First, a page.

The Holden Nova was a compact car available to the Australian market in both four-door sedan and five-door hatchback versions from 1989 to 1996. It was produced under a joint venture between General Motors-Holden and Toyota-Australia as a rebadged version of the Toyota Corolla.
The Australian government’s Button Car Plan pushed for model-sharing and badge engineering amongst automakers to rationalize production resources and reduce import tariff costs. Through the United Australian Automobile Industries (UAAI), Toyota and Holden were able to locally manufacture their two respective car marques with essentially one model, save for some minor style distinctions.
1st Generation: LE & LF Series (1989-1994)
Nova LE Series
The Holden Nova introduced in 1989—which came out as the LE series—was based on the sixth-generation Toyota Corolla (code: E90). The Nova LE series, like the two other rebadged cars produced by UAAI, was introduced in SL, SLE, and SLX trim levels. These were the variants:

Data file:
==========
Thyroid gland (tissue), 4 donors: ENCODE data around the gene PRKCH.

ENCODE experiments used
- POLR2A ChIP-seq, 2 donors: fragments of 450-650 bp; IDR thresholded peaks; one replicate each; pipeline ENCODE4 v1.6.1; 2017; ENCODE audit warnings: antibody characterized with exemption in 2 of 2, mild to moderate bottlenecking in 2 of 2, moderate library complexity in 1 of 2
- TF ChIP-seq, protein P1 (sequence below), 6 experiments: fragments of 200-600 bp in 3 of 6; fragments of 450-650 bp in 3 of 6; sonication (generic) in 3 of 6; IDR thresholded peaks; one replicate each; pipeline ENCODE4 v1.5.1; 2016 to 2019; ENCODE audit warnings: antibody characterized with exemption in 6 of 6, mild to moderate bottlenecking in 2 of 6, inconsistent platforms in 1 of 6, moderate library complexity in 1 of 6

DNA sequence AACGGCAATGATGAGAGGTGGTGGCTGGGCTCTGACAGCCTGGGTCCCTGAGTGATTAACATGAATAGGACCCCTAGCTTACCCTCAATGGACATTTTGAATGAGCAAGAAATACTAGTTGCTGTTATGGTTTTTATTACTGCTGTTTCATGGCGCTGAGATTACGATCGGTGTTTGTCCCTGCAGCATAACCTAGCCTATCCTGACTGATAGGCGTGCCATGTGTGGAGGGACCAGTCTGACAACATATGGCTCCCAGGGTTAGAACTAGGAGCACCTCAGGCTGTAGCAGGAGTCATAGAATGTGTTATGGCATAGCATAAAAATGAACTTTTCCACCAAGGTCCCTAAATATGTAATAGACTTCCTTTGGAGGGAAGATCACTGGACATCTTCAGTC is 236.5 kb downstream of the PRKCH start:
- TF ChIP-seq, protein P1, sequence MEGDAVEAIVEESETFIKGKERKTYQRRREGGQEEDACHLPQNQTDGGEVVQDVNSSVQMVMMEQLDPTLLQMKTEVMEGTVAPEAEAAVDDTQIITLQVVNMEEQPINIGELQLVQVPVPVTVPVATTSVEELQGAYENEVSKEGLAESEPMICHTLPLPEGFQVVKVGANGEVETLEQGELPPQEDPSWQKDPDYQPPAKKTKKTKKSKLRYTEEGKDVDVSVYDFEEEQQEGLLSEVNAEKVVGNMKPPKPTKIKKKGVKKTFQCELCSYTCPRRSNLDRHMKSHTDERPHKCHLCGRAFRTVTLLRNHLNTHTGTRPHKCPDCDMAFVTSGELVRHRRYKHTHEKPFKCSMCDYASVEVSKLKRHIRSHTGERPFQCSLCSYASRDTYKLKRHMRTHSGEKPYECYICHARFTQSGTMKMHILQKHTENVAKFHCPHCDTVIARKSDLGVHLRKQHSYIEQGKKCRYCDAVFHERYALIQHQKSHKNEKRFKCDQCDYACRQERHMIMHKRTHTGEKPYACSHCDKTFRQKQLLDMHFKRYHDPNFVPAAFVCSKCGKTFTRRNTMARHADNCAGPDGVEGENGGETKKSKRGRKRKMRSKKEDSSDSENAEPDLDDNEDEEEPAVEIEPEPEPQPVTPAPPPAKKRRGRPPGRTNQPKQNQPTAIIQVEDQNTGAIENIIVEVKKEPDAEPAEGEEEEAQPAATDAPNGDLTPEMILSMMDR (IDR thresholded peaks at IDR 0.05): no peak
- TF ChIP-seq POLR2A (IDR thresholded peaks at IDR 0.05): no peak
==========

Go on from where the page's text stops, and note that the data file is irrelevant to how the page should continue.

- 1.4L 60 kW engine – available in hatchback only for SL, SLE, SLX trims
- 1.6L 67 kW engine – available in hatchback only for SL, and hatchback/sedan for SLE and SLX trim levels
Nova LF Series
In 1991, the Nova LF series was released, introducing the following modifications:
- Fuel injection was added to the 1.6L powertrain, which was now rated at 75 kW.
- The SLE hatchback was discontinued, and a new sporty GS hatchback took its place.
- The SLE sedan and the 1.4L SL/SLX variants continued to be offered.
In 1992, a fuel-injected 1.8L 85-kW engine became available as an option for the GS hatchback.
In 1993, all 1.4L SL/SLX and the SLE variants were discontinued.
2nd Generation: LG Series (1994-1996)
The Nova LG series was badge-engineered from the seventh-generation Toyota Corolla (code: E100). This series featured the following range:
- 1.6L 78 kW fuel-injected engine – SLX trim, available in 4-door sedan and 5-door hatchback
- 1.8L fuel-injected engine – GS trim, available in 4-door sedan and 5-door hatchback
Like all the other UAAI ventures, production of the Holden Nova ceased in 1996. A new car, the Holden Astra, replaced it in the Australian market.